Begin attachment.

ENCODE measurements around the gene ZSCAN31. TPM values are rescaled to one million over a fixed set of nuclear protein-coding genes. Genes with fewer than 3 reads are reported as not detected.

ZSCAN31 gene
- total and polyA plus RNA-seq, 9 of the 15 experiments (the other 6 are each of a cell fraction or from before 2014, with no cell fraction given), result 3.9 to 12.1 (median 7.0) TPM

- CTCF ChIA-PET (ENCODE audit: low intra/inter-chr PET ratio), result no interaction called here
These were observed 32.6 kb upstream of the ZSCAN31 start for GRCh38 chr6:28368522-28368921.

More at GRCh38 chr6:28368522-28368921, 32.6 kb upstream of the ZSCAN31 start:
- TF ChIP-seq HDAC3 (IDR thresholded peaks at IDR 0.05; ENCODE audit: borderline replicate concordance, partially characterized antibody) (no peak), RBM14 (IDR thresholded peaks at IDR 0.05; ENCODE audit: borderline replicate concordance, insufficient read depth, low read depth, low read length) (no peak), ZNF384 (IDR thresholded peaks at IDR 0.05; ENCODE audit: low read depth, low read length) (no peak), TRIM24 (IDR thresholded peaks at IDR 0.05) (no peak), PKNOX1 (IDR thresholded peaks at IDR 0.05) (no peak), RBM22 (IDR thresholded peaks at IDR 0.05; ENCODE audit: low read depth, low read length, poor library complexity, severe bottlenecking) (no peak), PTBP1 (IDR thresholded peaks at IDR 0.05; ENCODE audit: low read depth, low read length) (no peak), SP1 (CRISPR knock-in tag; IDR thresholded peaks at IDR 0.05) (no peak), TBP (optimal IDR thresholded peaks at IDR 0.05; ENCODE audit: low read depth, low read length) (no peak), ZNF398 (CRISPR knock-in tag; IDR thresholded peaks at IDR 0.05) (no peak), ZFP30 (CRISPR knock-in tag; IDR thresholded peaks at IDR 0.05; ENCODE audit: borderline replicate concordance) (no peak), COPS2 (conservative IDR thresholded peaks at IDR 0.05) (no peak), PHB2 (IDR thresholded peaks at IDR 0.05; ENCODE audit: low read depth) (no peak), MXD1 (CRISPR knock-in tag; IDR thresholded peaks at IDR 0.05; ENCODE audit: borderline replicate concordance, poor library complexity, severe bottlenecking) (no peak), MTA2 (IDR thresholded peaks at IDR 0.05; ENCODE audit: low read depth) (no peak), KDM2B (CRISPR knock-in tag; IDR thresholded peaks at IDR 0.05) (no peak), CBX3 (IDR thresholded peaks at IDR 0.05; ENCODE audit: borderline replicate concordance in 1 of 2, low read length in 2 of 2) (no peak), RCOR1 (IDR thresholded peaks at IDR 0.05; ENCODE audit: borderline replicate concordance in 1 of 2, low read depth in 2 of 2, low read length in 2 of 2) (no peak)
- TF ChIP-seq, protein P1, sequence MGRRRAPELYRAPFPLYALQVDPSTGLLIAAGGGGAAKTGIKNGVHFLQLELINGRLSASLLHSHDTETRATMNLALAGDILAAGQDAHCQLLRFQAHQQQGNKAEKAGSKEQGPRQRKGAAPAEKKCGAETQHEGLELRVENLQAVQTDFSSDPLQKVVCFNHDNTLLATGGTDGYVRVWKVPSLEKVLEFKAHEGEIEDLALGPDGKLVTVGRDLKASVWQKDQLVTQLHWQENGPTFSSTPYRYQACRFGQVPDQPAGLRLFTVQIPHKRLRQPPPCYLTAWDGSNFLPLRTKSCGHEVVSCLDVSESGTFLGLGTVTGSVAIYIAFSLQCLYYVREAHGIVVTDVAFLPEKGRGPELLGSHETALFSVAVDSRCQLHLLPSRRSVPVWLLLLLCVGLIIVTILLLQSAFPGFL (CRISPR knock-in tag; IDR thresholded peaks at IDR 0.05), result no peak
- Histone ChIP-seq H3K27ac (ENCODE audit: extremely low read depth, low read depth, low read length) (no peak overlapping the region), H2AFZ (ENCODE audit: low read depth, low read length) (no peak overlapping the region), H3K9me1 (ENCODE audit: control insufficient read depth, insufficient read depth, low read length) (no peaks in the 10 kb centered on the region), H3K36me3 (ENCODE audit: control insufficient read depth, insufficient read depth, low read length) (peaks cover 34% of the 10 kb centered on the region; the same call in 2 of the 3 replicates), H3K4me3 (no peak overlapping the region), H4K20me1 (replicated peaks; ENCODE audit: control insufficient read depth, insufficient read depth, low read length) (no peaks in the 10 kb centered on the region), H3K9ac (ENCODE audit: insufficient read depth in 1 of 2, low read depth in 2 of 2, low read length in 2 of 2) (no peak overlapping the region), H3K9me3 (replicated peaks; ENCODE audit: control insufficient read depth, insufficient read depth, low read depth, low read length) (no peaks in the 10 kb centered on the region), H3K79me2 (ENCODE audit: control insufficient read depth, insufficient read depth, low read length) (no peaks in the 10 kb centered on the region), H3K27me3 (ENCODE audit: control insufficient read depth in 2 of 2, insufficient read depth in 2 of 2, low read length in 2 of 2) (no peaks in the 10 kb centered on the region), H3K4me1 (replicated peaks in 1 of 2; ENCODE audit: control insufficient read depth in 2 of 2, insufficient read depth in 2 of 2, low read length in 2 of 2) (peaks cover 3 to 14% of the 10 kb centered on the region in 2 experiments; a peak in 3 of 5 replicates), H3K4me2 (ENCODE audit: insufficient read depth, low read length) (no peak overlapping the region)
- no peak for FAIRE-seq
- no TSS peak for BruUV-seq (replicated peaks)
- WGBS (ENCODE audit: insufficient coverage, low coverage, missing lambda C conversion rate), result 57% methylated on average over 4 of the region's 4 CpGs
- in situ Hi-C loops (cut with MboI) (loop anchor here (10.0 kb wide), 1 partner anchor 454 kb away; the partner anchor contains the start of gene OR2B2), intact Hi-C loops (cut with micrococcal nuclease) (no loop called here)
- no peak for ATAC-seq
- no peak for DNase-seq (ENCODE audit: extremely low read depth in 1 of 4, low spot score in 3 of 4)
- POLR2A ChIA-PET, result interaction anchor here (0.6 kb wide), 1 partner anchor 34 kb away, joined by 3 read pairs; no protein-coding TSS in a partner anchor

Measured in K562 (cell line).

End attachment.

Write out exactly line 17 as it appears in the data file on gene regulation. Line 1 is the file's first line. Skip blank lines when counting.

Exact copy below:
Measured in K562 (cell line).